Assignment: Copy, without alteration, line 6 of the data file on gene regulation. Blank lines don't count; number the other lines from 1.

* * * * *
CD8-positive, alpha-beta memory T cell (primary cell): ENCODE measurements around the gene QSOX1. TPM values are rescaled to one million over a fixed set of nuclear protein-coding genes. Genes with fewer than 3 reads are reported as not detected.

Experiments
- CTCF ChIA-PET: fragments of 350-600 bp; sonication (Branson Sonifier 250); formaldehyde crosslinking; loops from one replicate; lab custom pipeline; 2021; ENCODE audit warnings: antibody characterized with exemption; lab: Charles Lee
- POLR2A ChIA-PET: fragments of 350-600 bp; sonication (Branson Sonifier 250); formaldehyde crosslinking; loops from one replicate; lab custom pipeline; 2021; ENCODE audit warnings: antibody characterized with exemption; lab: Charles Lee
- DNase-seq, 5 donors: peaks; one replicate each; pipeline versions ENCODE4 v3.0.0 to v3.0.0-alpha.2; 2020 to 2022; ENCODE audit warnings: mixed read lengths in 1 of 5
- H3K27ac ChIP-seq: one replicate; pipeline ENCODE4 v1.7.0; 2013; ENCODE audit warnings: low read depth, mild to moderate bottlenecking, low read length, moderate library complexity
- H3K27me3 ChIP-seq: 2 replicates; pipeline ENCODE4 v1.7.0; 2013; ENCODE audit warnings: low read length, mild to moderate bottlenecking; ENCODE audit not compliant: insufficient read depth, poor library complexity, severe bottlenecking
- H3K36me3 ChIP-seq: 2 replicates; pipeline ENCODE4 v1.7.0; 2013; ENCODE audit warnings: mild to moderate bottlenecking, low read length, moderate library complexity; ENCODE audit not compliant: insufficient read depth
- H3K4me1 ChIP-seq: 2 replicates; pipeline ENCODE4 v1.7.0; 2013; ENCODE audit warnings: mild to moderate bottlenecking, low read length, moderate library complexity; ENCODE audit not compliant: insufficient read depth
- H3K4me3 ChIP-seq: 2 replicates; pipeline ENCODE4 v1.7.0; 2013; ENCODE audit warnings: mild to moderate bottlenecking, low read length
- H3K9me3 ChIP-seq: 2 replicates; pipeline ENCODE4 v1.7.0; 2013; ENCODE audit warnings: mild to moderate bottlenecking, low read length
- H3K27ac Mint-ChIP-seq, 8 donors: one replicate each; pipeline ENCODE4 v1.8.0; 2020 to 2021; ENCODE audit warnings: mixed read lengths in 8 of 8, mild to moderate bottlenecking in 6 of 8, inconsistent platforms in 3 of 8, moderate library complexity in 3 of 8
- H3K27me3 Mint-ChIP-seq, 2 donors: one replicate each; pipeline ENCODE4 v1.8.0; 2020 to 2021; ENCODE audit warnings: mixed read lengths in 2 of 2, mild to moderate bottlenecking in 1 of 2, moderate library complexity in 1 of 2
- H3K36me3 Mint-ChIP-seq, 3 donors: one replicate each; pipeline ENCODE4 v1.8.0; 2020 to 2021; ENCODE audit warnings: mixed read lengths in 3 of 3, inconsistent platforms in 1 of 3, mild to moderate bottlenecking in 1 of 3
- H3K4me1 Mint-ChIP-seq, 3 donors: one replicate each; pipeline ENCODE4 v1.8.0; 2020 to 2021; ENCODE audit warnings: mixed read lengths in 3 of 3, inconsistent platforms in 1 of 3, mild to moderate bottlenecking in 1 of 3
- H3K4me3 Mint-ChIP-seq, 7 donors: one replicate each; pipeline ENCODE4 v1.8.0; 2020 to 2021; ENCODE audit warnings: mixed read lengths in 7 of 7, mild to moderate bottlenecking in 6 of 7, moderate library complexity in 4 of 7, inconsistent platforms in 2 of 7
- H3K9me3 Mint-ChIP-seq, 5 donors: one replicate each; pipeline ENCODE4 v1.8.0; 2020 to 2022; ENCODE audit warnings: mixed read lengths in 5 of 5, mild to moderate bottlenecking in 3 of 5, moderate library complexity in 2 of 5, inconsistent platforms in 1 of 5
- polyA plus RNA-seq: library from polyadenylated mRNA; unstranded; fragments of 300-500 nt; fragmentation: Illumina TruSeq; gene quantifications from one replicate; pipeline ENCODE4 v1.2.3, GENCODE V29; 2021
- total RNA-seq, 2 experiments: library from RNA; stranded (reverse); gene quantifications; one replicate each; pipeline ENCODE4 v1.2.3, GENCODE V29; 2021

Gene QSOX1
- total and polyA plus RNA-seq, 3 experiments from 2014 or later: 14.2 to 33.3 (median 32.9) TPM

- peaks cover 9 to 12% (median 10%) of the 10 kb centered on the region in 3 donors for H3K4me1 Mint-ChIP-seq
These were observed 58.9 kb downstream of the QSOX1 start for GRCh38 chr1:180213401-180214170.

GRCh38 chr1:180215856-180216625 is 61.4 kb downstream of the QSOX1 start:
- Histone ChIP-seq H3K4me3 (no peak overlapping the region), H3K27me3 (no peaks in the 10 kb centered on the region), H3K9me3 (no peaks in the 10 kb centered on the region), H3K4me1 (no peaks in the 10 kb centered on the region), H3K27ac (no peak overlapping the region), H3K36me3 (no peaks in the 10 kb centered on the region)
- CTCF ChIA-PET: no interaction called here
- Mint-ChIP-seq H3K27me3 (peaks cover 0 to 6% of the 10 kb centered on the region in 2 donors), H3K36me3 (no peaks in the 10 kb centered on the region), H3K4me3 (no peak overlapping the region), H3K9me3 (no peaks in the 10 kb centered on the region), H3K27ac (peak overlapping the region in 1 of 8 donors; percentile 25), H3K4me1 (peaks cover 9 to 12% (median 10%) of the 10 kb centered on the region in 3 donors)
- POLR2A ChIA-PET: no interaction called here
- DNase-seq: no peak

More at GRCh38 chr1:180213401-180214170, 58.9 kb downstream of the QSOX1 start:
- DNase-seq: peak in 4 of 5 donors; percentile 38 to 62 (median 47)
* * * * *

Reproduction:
- H3K27ac ChIP-seq: one replicate; pipeline ENCODE4 v1.7.0; 2013; ENCODE audit warnings: low read depth, mild to moderate bottlenecking, low read length, moderate library complexity